Thursday, May 05, 2011

Victorian council pays for Muslim swim screen

Money for Muslims but no money for pensioners??

RATEPAYERS will finance a $45,000 screen at a public pool so Muslim women can have privacy at female-only swim sessions. The City of Monash has approved the financing despite dissent from a female councillor. Cr Denise McGill said the issue had been divisive.

An Islamic women's group agreed the screen was unnecessary, Cr McGill said. "There are sharia swim suits and other modest forms like three-piece swim suits that are generally acceptable for the Muslim community," she said.

Cr McGill said she supported women-only swim sessions at Clayton pool but said the $45,000 earmarked for curtains could be better spent.

In February, Monash won an exemption from equal opportunity laws to offer fortnightly classes. But the Victorian Multicultural Commission rejected the council's application to help meet the cost of privacy curtains.

Council agreed to offer the female-only sessions for "cultural reasons" after being approached by Muslim women from various backgrounds.

Monash mayor Greg Male said community consultations had found support for improved privacy at pools.

A plan to offer pensioners a $50 rate subsidy was voted down by council.


Solar panel silliness slowly fading away

THE Federal Government is set to cut $1000 off the solar panel subsidy to cool an overheating market which has started to push up electricity prices.

Climate Change Minister Greg Combet said the subsidy would be reduced to around $3700. "We will be announcing today a reduction in the level of Federal Government support for the installation of solar panels on people's roofs," he told ABC Radio. "However, the cut we are making still means that a subsidy of around $3700 will be available."

Mr Combet said there had been such strong demand for the solar panels that it had resulted in higher electricity prices. "The Government is very keen to take pressure off prices," he said.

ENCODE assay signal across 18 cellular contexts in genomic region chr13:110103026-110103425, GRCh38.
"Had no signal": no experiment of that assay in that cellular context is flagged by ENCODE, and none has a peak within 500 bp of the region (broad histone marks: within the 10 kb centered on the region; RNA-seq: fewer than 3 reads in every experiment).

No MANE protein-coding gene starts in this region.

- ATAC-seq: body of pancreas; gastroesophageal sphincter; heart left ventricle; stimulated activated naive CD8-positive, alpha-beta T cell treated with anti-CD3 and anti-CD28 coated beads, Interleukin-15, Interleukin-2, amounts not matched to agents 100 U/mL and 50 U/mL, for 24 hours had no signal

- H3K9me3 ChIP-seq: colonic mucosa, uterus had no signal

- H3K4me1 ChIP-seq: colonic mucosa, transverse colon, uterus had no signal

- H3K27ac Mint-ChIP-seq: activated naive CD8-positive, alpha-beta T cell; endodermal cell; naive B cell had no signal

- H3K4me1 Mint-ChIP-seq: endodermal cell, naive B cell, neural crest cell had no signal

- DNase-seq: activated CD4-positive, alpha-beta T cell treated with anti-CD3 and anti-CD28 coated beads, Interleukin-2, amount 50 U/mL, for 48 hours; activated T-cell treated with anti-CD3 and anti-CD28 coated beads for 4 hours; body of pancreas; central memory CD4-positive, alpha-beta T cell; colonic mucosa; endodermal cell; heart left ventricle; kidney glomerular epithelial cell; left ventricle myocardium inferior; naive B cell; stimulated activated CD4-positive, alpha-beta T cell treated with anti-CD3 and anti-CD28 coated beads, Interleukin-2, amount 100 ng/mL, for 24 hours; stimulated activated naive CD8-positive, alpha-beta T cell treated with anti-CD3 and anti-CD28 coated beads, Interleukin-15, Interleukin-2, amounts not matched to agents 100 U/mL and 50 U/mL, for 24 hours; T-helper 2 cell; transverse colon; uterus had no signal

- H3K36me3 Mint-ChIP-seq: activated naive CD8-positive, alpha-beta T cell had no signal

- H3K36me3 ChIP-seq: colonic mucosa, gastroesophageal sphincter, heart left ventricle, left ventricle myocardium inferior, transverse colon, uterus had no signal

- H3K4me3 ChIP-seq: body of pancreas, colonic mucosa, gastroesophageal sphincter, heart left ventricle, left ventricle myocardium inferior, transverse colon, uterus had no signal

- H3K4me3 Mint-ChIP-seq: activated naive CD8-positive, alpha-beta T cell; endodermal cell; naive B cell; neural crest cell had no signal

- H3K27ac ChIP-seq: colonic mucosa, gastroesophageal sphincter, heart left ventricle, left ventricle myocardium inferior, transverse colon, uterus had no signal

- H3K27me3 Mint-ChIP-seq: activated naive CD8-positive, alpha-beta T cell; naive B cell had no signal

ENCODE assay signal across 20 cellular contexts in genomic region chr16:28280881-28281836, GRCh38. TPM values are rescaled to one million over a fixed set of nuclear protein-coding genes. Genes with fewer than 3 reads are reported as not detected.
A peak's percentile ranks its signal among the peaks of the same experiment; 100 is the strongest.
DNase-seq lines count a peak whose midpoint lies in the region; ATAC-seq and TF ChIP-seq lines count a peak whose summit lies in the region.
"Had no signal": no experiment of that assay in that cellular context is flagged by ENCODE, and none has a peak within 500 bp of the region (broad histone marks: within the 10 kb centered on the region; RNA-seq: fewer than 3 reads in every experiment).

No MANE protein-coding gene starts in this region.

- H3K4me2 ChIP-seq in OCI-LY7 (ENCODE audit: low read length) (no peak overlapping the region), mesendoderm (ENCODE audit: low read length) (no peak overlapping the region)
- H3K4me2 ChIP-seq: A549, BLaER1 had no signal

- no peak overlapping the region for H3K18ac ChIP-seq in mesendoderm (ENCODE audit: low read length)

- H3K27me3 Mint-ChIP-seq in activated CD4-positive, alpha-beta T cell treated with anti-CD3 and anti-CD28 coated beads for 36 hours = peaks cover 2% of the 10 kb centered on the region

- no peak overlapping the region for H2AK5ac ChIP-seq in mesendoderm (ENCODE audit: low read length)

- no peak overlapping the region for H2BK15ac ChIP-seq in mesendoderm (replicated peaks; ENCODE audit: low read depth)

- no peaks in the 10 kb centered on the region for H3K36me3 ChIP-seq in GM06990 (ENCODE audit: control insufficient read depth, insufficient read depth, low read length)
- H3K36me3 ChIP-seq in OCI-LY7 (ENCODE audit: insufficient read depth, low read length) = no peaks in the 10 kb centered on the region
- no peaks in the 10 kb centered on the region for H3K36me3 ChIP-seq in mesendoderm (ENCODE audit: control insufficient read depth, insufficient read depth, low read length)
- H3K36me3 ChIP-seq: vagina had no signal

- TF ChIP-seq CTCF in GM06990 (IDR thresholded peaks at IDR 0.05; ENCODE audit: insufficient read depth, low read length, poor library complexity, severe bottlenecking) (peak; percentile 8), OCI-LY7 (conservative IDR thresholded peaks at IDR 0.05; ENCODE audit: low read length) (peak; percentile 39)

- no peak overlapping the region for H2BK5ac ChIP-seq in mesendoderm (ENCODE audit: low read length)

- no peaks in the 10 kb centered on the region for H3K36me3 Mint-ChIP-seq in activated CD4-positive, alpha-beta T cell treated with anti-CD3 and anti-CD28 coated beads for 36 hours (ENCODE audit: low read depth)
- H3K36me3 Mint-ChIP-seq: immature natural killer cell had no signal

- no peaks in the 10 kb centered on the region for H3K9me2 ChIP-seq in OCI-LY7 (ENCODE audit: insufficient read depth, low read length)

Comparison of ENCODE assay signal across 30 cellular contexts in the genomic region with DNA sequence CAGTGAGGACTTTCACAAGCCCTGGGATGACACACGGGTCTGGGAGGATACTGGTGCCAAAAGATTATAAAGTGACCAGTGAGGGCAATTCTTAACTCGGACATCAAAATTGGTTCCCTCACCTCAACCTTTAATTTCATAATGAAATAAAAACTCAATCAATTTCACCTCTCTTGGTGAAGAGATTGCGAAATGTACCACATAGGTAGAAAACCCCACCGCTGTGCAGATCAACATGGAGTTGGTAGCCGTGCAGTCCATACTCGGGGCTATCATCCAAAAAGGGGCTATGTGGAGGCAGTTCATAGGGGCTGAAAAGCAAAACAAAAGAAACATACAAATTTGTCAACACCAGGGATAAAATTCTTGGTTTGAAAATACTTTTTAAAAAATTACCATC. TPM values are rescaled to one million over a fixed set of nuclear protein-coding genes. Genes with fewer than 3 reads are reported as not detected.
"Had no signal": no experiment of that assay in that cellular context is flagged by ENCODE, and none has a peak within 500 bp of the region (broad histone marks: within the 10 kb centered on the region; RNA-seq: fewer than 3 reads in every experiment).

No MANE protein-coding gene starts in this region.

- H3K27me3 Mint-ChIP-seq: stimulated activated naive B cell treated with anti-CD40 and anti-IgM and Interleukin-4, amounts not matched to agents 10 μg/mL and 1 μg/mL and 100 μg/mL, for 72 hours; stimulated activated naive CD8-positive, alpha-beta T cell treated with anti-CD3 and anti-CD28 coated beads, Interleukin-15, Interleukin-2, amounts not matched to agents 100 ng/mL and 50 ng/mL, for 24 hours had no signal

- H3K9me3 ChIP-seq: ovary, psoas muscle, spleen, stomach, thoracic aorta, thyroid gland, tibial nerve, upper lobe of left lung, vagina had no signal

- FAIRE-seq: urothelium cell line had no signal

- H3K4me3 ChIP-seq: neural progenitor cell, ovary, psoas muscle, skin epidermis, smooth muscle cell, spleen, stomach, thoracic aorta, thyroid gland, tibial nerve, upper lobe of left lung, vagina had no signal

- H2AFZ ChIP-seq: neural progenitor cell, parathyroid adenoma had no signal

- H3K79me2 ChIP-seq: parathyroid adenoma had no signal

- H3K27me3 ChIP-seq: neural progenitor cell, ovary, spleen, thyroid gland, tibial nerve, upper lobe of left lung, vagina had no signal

The problem stems from feed-in tariffs, particularly in NSW where the former Labor government introduced a very high rate to encourage solar panel take-up, the minister said. Under feed-in tariffs people who install solar panels are paid for electricity they feed back into the electricity grid.

Mr Combet said the tariffs paid by states and territories supplemented the Federal Government subsidy to install panels and the NSW tariff had been a key driver of demand. "There just needs to be some heat taken out of that market while we still provide encouragement for people to use renewable energy in this way," he said.


Teen mums face welfare crackdown

This may actually do some good. Doing nothing is certainly a poor option -- JR

WELFARE dependent teenage mothers will be forced back to school in a crackdown on inter-generational poverty.

Their children will be forced to attend pre-school or receive specialised early learning services if deemed necessary to break a culture of underachievement.

The Advertiser has learnt Tuesday's Budget will contain draconian measures designed to end welfare as a lifestyle, and increase the pool of skilled workers available for employers.

It is understood Prime Minister Julia Gillard will reveal some details of the changes as early as today.

Ten local government areas selected for their high levels of welfare dependency will be used to trial the changes.

One site is likely to be in Adelaide's northern suburbs.

The radical measures follow a recent speech in which Ms Gillard nominated generation-to-generation joblessness and whole communities missing out on progress.

"The girl in Woodridge, south of Brisbane, who didn't fit in at school, now she's alone with a baby of her own, she needs more education and so will her child ... The Salisbury teenager who has drifted from education . . . I want young people to have a fair go, to have an opportunity in life, never to be held back by economic circumstance or social expectation," she said.

Teenage mothers and fathers receiving the Parenting Payment, of which there are 825 in SA and 11,000 nationwide, will be cut off unless they enter into stringent new workforce "participation requirements".

The benefit is paid at the rate of $626 a fortnight for a single; $429 if partnered; and $514 a fortnight if partnered but separated by prison, illness or the need for respite.